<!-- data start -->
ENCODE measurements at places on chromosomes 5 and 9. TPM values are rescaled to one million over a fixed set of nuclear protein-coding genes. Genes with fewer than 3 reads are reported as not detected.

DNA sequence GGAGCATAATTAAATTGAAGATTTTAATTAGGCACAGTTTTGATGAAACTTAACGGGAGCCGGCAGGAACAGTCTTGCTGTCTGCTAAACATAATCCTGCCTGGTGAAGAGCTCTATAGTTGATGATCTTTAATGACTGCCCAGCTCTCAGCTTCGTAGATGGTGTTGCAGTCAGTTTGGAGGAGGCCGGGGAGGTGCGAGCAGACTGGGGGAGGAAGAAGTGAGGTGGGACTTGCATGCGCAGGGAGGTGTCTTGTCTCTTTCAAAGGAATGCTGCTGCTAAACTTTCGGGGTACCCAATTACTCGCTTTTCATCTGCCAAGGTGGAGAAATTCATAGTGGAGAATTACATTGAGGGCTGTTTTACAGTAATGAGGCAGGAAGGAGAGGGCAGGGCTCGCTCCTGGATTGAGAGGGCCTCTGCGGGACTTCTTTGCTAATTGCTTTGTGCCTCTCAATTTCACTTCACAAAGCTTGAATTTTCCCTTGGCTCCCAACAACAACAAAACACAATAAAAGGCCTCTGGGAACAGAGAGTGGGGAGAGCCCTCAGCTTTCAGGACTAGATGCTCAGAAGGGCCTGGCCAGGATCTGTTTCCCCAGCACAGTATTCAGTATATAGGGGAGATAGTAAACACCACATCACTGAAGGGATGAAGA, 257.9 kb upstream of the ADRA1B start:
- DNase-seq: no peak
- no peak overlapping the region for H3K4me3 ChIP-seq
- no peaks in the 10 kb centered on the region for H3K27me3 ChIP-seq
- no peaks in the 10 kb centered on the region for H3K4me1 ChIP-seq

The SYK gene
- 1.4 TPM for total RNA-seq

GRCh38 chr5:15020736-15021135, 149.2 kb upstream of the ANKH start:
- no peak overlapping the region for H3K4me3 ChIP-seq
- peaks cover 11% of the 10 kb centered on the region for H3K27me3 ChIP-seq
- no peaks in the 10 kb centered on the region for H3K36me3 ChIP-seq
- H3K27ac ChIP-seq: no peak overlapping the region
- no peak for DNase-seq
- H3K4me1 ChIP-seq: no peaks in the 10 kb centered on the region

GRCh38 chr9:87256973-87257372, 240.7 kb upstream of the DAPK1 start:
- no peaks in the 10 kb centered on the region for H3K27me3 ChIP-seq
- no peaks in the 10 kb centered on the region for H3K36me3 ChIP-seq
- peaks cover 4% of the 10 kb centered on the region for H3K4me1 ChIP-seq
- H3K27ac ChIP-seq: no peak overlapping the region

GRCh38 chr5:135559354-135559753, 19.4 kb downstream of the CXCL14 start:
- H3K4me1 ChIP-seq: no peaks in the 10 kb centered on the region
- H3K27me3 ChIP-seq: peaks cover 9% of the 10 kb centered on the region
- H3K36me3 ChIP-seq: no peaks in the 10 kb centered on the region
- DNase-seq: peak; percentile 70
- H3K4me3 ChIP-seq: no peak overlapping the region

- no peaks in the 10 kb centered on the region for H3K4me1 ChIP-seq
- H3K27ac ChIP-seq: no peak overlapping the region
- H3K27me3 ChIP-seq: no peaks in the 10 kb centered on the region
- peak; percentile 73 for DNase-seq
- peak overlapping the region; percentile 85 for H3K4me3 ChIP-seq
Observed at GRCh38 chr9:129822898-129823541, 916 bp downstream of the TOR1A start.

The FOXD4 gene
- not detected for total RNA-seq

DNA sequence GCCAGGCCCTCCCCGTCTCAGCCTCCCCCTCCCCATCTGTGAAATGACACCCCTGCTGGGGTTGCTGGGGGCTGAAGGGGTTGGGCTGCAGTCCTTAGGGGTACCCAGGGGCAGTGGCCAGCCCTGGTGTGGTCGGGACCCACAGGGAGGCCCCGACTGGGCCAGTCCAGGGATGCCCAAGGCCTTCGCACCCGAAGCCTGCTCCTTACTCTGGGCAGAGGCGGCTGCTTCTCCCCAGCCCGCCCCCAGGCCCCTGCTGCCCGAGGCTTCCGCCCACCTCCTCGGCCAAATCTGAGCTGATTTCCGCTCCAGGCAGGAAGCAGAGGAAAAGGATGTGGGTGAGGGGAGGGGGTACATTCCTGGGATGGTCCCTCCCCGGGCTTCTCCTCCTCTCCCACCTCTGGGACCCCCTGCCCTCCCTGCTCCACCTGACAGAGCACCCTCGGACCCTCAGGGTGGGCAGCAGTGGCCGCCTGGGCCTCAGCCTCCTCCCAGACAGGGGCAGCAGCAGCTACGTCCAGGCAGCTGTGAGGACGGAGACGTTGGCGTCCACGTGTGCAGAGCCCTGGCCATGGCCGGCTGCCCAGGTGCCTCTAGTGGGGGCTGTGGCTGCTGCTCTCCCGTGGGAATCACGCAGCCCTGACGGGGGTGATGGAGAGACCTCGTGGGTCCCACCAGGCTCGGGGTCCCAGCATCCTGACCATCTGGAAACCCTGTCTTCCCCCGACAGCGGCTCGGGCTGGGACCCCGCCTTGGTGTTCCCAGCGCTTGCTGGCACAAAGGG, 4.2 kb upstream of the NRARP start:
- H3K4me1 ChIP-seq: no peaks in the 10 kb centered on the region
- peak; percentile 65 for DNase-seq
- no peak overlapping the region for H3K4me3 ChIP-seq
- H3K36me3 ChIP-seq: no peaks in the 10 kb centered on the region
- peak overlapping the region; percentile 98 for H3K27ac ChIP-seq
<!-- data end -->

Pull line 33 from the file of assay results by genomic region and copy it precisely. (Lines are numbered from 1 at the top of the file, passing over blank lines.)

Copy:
The FOXD4 gene